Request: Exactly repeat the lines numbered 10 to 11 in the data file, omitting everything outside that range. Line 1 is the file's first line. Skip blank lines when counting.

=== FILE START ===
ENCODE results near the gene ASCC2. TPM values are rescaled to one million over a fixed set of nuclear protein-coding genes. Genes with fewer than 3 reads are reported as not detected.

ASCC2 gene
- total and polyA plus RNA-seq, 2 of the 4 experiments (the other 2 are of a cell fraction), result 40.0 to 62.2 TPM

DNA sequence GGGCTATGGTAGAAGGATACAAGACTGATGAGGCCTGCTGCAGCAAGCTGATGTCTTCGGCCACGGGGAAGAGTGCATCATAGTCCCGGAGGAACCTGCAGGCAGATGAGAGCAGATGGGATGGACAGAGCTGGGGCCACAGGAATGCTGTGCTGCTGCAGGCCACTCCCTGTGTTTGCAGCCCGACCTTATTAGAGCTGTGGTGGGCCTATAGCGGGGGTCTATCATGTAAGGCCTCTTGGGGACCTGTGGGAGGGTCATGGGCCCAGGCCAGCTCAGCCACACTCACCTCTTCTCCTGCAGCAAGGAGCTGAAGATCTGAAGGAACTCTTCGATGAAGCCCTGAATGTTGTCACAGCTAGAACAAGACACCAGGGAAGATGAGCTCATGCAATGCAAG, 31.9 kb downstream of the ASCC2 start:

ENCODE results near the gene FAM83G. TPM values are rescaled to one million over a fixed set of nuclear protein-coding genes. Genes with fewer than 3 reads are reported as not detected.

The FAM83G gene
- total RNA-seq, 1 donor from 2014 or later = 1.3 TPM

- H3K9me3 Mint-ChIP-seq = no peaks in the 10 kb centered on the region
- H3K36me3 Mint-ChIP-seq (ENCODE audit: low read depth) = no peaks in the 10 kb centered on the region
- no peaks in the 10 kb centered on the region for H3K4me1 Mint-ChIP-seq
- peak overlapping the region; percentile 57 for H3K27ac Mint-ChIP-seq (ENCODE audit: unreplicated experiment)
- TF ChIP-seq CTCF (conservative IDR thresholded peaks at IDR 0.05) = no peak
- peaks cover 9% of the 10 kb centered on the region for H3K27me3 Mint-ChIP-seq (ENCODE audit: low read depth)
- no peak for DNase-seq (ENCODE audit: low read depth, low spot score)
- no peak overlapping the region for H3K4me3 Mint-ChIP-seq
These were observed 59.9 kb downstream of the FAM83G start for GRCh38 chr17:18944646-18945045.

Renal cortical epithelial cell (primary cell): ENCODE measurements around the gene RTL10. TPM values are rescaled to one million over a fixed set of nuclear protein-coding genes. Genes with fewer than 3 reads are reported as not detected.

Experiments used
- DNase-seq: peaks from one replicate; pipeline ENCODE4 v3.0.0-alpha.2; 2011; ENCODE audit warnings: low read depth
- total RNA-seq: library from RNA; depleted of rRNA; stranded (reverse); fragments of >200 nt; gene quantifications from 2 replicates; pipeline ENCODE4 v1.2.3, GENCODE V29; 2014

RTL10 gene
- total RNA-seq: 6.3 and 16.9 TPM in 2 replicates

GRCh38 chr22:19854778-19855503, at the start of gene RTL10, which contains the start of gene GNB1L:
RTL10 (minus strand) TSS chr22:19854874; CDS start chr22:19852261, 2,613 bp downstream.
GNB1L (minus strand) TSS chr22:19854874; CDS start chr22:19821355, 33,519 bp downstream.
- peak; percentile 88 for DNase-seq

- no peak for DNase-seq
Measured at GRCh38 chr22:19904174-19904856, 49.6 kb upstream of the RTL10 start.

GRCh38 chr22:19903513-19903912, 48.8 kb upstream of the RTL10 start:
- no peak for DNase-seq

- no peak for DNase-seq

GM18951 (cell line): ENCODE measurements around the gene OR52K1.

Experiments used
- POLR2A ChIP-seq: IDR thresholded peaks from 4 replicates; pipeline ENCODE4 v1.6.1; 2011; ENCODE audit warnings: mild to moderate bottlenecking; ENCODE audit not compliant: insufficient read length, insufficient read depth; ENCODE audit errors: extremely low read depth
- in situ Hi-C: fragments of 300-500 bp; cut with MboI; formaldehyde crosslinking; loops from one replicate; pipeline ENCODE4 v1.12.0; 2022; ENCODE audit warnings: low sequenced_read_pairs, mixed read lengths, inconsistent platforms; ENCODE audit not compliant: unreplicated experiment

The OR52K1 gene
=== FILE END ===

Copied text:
- no peaks in the 10 kb centered on the region for H3K4me1 Mint-ChIP-seq
- peak overlapping the region; percentile 57 for H3K27ac Mint-ChIP-seq (ENCODE audit: unreplicated experiment)